By Ann Middleton
In his weekly column in the Bossier Press on July 9, 1970, Bossier historian Rupert Peyton recounted the story of the earthquake that occurred in Bossier in 1811, resulting in the formation of Lake Bistineau. His account was based on the story that was published in "Biographical and Historical Memoirs of Northwest Louisiana" in 1890.
One of the earliest accounts of this region by the white man was told by trappers of the great earthquake of 1811 which formed Lake Bistineau and many other lakes in the Mississippi Valley from southern Missouri, west Tennessee through Arkansas and into north Louisiana.
"Dorcheete (Dorcheat) perhaps is the longest bayou in Louisiana. It rises in the northeast portion of Hempstead County, Ark., and making a devious route south, now empties in Lake Bistineau, measuring in its torturous course about 150 miles. But Dorcheete, it is said, once emptied into Red River, so says the story left by the hunters, who in the early part of this century (nineteenth) were in the habit of traveling this part of the state in their animal excursions to the hunting grounds of Arkansas. A party of these hunters were on their return south when a terrific rainstorm rose, forcing them into camping on the banks of the stream. In the midst of the storm which raged for several days, they felt a peculiar tremor of the ground, which was not accounted for. When the storm afterwards cleared, beholding, where the narrow channel of the bayou once was, was not stretched out the wide waters of Lake Bistineau. The swampy bottom of the bayou with its timbers had sunk beneath the outspread waters of the newly formed lake. This was about the time when the prolonged earthquake which so completely changed the east regions of Missouri from Old Madrid to the mouth of White River in Arkansas, causing thousands of acres and wide sections of the country of the two states to sink many feet, often below the bed of the great river (The Red), hence the swamp lands in Arkansas and many of the lakes in that section."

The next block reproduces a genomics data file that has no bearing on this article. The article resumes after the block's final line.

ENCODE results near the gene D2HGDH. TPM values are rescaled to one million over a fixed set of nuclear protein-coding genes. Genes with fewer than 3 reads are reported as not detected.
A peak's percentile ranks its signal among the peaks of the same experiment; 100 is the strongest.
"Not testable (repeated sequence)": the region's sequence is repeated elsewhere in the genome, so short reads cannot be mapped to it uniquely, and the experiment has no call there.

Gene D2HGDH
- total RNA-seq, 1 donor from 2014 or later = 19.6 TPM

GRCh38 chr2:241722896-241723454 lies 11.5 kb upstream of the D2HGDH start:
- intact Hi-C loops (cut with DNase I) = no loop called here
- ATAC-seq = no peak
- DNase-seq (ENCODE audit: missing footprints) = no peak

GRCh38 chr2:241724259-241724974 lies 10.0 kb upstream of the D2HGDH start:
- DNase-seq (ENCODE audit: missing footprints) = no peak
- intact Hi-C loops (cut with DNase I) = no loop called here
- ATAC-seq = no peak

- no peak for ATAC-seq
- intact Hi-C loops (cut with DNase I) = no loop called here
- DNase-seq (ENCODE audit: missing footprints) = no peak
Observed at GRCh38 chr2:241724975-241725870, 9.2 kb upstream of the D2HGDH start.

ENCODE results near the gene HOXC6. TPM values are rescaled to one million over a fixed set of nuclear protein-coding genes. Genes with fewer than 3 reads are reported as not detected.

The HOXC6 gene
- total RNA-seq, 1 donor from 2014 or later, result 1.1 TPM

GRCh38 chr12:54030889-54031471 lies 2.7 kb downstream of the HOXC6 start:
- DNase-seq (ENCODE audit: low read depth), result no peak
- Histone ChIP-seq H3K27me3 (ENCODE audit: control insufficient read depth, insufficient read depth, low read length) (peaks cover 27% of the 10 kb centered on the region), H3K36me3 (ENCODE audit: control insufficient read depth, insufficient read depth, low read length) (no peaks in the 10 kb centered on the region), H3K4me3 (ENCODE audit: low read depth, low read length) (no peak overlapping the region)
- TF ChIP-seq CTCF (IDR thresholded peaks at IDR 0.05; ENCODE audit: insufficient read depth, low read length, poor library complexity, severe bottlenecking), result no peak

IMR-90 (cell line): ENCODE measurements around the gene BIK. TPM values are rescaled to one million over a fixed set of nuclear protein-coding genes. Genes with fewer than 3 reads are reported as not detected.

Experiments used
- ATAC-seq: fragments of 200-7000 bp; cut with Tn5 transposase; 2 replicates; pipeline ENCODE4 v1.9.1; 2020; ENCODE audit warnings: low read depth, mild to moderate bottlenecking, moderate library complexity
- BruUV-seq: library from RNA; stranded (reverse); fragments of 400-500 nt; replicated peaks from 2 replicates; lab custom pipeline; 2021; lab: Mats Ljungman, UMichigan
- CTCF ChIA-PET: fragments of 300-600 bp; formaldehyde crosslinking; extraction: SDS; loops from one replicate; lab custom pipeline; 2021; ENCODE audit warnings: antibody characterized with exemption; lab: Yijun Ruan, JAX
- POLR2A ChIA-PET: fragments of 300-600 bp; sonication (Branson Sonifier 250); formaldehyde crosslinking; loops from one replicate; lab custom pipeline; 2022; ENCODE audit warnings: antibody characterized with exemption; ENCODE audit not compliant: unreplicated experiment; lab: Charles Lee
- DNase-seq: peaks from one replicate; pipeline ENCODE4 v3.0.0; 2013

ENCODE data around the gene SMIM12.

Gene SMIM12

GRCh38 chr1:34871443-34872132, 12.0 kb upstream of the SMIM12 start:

Rupert Peyton noted that The Louisiana Conservationist, published by the State Department of Conservation, supported the story of the earthquake, though he does not cite a particular issue. He also wrote that the Indians in this region told of the great quake and how their chief, forewarned of the disaster by the Great Spirit, had moved his people from this region before the quake occurred.
To learn about this and other unusual happenings in the history of Bossier Parish, visit the Bossier Parish Library Historical Center.